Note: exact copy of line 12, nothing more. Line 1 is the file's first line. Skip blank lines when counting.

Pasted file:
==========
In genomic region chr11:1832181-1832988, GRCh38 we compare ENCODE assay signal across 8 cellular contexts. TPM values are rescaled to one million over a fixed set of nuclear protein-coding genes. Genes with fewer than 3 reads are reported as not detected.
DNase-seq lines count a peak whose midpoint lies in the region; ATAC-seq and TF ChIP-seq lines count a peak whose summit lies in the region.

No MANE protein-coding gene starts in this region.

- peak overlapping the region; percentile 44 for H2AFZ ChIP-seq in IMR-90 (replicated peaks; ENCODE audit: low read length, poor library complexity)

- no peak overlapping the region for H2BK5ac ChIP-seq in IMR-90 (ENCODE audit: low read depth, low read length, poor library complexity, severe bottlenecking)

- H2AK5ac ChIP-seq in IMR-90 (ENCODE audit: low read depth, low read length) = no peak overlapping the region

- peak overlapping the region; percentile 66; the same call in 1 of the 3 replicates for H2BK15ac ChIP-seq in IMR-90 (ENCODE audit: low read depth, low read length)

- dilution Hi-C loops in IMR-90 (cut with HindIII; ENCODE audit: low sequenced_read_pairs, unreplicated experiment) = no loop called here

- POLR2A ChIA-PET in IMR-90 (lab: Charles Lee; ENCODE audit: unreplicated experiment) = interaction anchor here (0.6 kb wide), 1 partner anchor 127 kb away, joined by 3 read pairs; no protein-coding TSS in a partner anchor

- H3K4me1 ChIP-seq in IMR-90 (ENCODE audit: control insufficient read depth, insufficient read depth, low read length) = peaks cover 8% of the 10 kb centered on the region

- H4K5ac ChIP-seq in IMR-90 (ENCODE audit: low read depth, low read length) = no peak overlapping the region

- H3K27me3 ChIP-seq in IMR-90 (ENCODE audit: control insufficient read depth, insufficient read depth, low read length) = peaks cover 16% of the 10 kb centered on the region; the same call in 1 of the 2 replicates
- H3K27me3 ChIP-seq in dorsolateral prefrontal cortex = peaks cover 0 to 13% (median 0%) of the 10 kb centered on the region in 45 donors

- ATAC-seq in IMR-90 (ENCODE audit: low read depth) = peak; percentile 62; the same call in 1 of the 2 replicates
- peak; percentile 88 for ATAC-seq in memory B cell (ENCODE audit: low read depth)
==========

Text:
- H3K27me3 ChIP-seq in IMR-90 (ENCODE audit: control insufficient read depth, insufficient read depth, low read length) = peaks cover 16% of the 10 kb centered on the region; the same call in 1 of the 2 replicates